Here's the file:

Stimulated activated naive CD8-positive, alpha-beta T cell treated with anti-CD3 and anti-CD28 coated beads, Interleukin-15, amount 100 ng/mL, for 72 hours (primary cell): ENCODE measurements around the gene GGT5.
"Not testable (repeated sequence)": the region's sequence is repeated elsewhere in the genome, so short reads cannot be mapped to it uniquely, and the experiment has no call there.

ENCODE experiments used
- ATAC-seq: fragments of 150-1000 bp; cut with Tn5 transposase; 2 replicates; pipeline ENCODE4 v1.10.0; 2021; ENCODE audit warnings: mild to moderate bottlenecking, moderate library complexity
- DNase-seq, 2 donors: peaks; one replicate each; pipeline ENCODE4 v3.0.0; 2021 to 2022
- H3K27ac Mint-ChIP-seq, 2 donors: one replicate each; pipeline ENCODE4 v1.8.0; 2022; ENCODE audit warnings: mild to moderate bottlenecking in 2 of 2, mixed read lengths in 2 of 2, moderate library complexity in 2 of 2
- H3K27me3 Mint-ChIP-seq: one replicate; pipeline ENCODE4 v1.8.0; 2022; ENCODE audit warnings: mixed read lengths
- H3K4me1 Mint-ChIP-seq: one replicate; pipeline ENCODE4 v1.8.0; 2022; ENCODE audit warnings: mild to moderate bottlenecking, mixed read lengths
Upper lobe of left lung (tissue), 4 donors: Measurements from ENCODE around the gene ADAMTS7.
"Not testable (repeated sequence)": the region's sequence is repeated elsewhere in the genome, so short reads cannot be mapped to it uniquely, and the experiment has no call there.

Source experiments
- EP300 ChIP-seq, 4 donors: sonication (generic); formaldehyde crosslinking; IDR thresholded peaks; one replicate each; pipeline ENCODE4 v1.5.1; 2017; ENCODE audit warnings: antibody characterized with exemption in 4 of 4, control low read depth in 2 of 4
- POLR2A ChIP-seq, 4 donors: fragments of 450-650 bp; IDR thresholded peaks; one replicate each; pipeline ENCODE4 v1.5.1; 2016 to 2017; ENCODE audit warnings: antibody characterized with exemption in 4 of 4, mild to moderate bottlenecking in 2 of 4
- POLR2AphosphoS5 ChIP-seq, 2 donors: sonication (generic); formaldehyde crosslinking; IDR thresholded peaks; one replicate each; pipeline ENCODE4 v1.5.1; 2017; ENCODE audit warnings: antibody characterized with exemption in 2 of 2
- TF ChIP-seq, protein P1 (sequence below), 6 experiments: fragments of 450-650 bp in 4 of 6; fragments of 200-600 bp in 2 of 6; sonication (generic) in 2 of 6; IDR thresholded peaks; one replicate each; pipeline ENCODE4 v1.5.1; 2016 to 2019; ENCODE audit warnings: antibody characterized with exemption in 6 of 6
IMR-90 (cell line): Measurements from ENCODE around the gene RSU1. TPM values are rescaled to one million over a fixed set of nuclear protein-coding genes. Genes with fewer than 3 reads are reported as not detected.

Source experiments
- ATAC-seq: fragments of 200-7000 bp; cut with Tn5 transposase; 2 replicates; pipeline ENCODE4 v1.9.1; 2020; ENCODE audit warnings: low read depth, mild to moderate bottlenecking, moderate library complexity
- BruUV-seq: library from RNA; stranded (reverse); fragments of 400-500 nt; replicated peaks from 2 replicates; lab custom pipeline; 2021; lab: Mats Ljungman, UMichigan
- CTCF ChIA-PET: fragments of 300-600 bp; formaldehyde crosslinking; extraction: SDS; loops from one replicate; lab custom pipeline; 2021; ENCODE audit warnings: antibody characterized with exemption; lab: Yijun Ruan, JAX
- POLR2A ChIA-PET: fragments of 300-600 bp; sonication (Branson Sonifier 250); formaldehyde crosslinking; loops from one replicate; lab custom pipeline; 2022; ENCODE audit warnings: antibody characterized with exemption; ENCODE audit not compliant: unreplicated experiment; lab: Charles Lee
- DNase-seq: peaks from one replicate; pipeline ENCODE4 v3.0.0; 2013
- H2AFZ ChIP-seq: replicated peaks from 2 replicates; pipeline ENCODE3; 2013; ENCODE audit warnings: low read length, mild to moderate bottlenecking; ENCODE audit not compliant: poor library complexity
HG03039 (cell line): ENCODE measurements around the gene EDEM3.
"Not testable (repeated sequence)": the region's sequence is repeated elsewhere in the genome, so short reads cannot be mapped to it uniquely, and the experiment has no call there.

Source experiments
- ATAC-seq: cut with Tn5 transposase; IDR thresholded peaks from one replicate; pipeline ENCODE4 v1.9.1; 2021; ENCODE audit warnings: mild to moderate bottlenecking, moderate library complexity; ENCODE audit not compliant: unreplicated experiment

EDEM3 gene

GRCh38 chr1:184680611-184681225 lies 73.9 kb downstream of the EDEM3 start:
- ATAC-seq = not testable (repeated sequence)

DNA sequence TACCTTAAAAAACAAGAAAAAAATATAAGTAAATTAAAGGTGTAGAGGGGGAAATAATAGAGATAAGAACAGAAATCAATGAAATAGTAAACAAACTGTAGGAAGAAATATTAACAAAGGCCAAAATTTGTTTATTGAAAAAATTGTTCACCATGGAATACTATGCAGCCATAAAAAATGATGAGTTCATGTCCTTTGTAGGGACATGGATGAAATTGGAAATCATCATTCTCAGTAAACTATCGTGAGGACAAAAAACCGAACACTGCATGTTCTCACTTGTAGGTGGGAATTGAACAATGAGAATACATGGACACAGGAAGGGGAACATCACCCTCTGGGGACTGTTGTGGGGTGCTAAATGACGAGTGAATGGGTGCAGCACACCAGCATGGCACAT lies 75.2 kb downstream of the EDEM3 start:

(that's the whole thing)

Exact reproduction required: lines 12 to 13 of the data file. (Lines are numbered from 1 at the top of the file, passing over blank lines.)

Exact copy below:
- EP300 ChIP-seq, 4 donors: sonication (generic); formaldehyde crosslinking; IDR thresholded peaks; one replicate each; pipeline ENCODE4 v1.5.1; 2017; ENCODE audit warnings: antibody characterized with exemption in 4 of 4, control low read depth in 2 of 4
- POLR2A ChIP-seq, 4 donors: fragments of 450-650 bp; IDR thresholded peaks; one replicate each; pipeline ENCODE4 v1.5.1; 2016 to 2017; ENCODE audit warnings: antibody characterized with exemption in 4 of 4, mild to moderate bottlenecking in 2 of 4